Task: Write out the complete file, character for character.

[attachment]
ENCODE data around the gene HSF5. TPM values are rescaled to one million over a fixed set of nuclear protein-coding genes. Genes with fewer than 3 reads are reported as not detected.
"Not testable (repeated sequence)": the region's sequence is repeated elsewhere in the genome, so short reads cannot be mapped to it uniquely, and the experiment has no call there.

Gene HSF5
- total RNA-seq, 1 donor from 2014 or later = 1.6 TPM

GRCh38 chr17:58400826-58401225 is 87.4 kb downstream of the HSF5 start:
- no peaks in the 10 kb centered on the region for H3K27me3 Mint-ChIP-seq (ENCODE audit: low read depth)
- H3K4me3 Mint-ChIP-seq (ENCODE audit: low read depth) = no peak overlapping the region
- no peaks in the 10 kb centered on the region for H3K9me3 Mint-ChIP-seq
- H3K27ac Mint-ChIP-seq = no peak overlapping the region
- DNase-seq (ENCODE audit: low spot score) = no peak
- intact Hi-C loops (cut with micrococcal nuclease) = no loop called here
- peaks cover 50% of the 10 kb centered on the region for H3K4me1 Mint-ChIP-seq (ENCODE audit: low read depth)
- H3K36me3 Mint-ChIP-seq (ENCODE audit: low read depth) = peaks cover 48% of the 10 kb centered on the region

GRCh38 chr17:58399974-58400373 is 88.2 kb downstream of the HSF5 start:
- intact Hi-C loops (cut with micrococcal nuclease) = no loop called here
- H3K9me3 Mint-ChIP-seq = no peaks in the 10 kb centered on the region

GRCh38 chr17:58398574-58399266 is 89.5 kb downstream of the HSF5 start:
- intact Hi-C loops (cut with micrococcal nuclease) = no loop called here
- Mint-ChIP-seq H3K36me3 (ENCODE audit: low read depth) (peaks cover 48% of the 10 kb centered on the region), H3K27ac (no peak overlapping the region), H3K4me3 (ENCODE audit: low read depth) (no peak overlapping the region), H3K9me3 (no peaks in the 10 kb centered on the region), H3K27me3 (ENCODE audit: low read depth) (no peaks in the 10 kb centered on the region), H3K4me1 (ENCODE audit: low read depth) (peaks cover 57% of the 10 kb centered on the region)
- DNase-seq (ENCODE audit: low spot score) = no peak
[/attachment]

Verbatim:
ENCODE data around the gene HSF5. TPM values are rescaled to one million over a fixed set of nuclear protein-coding genes. Genes with fewer than 3 reads are reported as not detected.
"Not testable (repeated sequence)": the region's sequence is repeated elsewhere in the genome, so short reads cannot be mapped to it uniquely, and the experiment has no call there.

Gene HSF5
- total RNA-seq, 1 donor from 2014 or later = 1.6 TPM

GRCh38 chr17:58400826-58401225 is 87.4 kb downstream of the HSF5 start:
- no peaks in the 10 kb centered on the region for H3K27me3 Mint-ChIP-seq (ENCODE audit: low read depth)
- H3K4me3 Mint-ChIP-seq (ENCODE audit: low read depth) = no peak overlapping the region
- no peaks in the 10 kb centered on the region for H3K9me3 Mint-ChIP-seq
- H3K27ac Mint-ChIP-seq = no peak overlapping the region
- DNase-seq (ENCODE audit: low spot score) = no peak
- intact Hi-C loops (cut with micrococcal nuclease) = no loop called here
- peaks cover 50% of the 10 kb centered on the region for H3K4me1 Mint-ChIP-seq (ENCODE audit: low read depth)
- H3K36me3 Mint-ChIP-seq (ENCODE audit: low read depth) = peaks cover 48% of the 10 kb centered on the region

GRCh38 chr17:58399974-58400373 is 88.2 kb downstream of the HSF5 start:
- intact Hi-C loops (cut with micrococcal nuclease) = no loop called here
- H3K9me3 Mint-ChIP-seq = no peaks in the 10 kb centered on the region

GRCh38 chr17:58398574-58399266 is 89.5 kb downstream of the HSF5 start:
- intact Hi-C loops (cut with micrococcal nuclease) = no loop called here
- Mint-ChIP-seq H3K36me3 (ENCODE audit: low read depth) (peaks cover 48% of the 10 kb centered on the region), H3K27ac (no peak overlapping the region), H3K4me3 (ENCODE audit: low read depth) (no peak overlapping the region), H3K9me3 (no peaks in the 10 kb centered on the region), H3K27me3 (ENCODE audit: low read depth) (no peaks in the 10 kb centered on the region), H3K4me1 (ENCODE audit: low read depth) (peaks cover 57% of the 10 kb centered on the region)
- DNase-seq (ENCODE audit: low spot score) = no peak